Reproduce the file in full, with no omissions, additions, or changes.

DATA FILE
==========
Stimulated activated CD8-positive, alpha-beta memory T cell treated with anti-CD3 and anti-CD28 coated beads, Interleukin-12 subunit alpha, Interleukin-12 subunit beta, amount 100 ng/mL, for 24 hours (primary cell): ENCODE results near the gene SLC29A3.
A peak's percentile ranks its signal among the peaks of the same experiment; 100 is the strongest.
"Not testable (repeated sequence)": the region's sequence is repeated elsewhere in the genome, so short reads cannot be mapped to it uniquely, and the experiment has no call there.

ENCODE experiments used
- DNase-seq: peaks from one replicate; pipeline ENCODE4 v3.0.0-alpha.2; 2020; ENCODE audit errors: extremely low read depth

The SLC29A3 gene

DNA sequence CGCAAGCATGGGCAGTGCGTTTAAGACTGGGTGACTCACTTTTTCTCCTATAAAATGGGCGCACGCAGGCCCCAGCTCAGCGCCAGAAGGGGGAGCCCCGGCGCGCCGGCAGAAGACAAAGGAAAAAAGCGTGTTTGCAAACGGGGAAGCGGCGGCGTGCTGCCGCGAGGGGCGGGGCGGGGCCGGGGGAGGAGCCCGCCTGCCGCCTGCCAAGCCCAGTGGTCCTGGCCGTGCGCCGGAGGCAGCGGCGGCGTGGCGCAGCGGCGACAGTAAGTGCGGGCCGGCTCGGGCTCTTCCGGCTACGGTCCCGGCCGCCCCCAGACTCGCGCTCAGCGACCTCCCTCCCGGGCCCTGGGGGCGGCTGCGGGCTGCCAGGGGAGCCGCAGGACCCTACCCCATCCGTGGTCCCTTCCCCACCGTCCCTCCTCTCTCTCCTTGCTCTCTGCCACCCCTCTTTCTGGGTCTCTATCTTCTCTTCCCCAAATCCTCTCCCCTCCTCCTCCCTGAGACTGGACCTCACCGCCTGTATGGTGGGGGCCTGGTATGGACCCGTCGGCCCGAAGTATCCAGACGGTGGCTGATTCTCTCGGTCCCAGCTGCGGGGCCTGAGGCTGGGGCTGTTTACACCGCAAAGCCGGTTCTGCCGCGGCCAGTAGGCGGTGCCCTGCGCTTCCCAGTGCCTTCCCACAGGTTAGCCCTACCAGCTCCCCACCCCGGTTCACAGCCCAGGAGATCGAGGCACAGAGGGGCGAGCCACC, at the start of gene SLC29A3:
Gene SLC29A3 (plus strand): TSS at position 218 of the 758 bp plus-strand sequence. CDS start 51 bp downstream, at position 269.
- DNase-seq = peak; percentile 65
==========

Stimulated activated CD8-positive, alpha-beta memory T cell treated with anti-CD3 and anti-CD28 coated beads, Interleukin-12 subunit alpha, Interleukin-12 subunit beta, amount 100 ng/mL, for 24 hours (primary cell): ENCODE results near the gene SLC29A3.
A peak's percentile ranks its signal among the peaks of the same experiment; 100 is the strongest.
"Not testable (repeated sequence)": the region's sequence is repeated elsewhere in the genome, so short reads cannot be mapped to it uniquely, and the experiment has no call there.

ENCODE experiments used
- DNase-seq: peaks from one replicate; pipeline ENCODE4 v3.0.0-alpha.2; 2020; ENCODE audit errors: extremely low read depth

The SLC29A3 gene

DNA sequence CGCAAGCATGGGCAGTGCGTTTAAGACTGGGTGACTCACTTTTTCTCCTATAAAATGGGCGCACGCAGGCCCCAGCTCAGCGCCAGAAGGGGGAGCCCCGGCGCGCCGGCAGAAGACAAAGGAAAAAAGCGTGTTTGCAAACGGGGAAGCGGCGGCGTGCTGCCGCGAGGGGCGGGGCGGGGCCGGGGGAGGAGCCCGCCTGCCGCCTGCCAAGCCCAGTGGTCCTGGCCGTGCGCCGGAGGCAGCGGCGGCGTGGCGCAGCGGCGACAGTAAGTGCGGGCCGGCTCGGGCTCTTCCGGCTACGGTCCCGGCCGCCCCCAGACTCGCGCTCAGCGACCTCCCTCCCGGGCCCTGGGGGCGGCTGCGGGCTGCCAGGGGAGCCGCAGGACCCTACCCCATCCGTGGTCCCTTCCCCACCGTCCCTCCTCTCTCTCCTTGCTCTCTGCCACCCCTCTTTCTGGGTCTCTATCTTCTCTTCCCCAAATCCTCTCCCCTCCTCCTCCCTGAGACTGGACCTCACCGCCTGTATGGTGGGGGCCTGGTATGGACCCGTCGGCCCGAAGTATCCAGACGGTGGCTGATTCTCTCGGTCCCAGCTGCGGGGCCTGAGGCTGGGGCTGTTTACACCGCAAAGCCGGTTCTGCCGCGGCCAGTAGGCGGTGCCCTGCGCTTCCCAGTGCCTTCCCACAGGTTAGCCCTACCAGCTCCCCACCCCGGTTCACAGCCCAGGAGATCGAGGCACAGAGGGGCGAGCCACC, at the start of gene SLC29A3:
Gene SLC29A3 (plus strand): TSS at position 218 of the 758 bp plus-strand sequence. CDS start 51 bp downstream, at position 269.
- DNase-seq = peak; percentile 65